Connor Compton received his B.A. in Honors History at the University of Notre Dame in 2018. At Yale, he focused on political and cultural history, with special emphasis on the role of football in the policy and political ideology of Kwame Nkrumah, the first president of Ghana. While at Yale, Connor also worked as a research assistant and made invaluable contributions to his intramural basketball team, the Sorcerers, who won two consecutive Graduate and Professional School championships. He hopes to work in the realm of United States’ policy in Africa following graduation, with an eye toward potentially pursuing a PhD in the future.

Jonathan Dörnhofer received his B.S. in International Politics at Georgetown University in 2018. At Yale, he focused on the political economy of institutional development in southern Africa, with a focus on rural regions in South Africa. He plans to work in the field of political analysis after graduation.

Harry Green received his Bachelor’s in International Politics from Georgetown University in 2015. Before starting his Masters, he interned with the US Commission on International Religious Freedom and several international politics-oriented non-profits, including the Enough Project. At Yale, he has focused his African Studies MA on politics; over summer 2019 he conducted original research in South Africa on territorial autonomy. He hopes to work as a research associate with a think tank.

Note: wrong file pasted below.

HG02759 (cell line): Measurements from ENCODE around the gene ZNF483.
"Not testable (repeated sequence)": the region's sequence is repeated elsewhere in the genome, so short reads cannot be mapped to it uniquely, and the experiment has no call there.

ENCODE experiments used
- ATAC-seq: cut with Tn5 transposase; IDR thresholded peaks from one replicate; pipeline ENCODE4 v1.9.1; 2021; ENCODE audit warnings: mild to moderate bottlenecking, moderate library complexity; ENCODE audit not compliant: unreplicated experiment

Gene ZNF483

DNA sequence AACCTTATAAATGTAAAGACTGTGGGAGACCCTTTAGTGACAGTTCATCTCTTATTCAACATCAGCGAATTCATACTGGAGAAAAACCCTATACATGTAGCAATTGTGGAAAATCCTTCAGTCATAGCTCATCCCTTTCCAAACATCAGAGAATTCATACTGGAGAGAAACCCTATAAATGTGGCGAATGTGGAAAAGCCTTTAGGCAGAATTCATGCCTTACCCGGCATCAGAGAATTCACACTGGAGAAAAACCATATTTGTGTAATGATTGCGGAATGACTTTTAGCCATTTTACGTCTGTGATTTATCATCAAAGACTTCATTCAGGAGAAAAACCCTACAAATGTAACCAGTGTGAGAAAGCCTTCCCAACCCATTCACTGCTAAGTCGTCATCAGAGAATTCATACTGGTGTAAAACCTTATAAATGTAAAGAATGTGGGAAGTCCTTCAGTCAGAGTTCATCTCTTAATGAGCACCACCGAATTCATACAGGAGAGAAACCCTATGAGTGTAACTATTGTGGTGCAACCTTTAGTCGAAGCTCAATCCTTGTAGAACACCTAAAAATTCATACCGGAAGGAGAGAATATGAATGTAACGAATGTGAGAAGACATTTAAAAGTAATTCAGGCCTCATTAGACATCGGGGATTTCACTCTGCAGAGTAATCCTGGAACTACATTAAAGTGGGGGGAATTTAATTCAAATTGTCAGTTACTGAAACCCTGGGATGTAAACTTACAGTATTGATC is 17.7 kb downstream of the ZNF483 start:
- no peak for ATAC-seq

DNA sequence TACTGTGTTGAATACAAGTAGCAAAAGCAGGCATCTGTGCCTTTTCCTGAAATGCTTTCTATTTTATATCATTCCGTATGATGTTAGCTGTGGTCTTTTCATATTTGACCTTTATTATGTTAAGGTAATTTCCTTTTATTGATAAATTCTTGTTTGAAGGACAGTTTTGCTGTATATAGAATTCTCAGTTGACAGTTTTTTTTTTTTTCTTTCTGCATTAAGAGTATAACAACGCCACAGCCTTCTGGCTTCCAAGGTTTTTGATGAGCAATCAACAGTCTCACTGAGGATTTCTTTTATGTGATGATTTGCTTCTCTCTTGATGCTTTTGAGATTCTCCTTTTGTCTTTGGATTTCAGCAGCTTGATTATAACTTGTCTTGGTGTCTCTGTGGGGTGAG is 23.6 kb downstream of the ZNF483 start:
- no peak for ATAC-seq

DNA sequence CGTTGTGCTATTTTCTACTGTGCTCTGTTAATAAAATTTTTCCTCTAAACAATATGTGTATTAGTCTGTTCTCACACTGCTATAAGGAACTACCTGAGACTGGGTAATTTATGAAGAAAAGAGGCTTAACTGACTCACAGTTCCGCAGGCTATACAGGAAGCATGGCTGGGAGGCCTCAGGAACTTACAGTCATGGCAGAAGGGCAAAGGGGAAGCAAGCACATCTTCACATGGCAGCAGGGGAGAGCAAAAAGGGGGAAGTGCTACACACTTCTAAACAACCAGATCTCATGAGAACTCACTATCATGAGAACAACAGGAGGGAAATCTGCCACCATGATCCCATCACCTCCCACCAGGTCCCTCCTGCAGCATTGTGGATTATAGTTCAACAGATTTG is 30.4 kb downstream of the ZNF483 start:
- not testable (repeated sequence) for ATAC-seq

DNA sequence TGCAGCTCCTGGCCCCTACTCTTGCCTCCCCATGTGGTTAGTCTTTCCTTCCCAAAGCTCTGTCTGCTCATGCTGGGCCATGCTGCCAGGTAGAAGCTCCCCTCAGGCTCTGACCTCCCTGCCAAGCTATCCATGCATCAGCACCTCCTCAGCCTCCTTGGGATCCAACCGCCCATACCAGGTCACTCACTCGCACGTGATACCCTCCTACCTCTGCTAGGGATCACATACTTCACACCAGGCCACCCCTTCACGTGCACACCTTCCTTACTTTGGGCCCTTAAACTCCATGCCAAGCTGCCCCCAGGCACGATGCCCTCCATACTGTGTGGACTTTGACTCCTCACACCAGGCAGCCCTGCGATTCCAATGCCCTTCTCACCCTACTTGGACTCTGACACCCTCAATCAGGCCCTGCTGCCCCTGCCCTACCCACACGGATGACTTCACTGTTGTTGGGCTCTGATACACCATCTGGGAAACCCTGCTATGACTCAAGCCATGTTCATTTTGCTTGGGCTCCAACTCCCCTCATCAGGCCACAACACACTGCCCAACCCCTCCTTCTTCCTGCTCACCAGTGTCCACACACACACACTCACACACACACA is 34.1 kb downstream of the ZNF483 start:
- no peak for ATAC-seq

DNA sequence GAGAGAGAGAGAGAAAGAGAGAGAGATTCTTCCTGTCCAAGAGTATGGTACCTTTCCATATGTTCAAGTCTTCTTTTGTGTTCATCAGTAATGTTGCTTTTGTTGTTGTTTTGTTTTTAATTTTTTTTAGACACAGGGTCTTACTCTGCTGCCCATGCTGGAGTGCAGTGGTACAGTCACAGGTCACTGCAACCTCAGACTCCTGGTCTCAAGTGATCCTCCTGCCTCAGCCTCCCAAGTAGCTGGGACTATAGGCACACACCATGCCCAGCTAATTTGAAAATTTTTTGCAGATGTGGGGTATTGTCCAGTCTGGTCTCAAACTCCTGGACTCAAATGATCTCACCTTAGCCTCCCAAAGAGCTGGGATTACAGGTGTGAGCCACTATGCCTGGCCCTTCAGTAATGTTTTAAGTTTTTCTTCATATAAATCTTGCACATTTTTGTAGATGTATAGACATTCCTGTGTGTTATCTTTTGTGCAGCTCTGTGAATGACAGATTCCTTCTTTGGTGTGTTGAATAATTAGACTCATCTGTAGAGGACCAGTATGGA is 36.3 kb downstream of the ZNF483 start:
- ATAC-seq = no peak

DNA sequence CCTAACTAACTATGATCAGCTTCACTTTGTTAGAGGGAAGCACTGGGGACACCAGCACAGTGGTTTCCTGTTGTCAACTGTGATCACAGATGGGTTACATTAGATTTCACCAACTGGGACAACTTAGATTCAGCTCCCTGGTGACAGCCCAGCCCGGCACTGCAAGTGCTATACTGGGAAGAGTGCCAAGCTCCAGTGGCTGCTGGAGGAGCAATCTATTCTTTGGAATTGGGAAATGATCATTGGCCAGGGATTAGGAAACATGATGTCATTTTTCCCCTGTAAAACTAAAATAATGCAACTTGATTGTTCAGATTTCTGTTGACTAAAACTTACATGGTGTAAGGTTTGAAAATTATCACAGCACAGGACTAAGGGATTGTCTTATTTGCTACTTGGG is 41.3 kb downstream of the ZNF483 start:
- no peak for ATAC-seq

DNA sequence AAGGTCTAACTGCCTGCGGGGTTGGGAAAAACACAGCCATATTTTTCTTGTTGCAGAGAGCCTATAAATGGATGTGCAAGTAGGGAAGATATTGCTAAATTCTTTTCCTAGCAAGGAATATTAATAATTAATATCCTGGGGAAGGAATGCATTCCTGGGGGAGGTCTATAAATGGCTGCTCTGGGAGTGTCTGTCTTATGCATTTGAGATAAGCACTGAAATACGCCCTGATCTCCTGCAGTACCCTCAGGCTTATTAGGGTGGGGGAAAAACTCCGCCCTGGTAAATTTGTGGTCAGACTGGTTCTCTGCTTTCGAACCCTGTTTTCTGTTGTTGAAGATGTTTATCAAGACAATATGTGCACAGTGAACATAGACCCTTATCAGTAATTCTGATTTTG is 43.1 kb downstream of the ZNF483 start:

Yoofi Nketsiah is a citizen of the Republic of Ghana. He received a BA in music and Pyschology from the University of Ghana in 2013. Subsequently, he worked with the Office of Social and Economic Development located in Haifa, Israel as a program officer following grassroots Bahá’í-inspired development efforts in the area of communications media and education. At Yale, he focused his studies on the role of music in constituting societies. After graduation, he plans to work in the non-profit sector.

Ethan Timmins-Schiffman received a B.A. in English from Williams College in 2010. After college he herded goats and nursed a baby pig in Massachusetts and worked in Mali and Guinea as a Peace Corps Volunteer, where he had a weekly radio show on American culture.  At Yale, he has focused his studies on African literature while also leading his basketball team, the Sorcerers, to two consecutive undefeated championship seasons in the graduate/professional intramural league.  He plans to discover more of the world after graduation, starting in New York City.

Samuel Weber received his B.A. in International Relations from George Washington University in 2018, directly before coming to Yale. As an undergraduate, he held a variety of internships at NGOs and in the U.S. legislature and spent a year living in Tanzania as a Boren scholar. At Yale, he pursed an M.A. in African studies with a political science concentration and worked as a research assistant, a teaching fellow, and as a content editor at the Yale Journal of International Affairs. His master’s thesis was on the role of the DR Congo’s Catholic Bishops’ Conference in the country’s 2018 presidential elections, and he spent summer 2019 in Kinshasa conducting research in pursuit of these ends. Samuel is a Presidential Management Fellowship (PMF) finalist and intends to work for the U.S. government following graduation.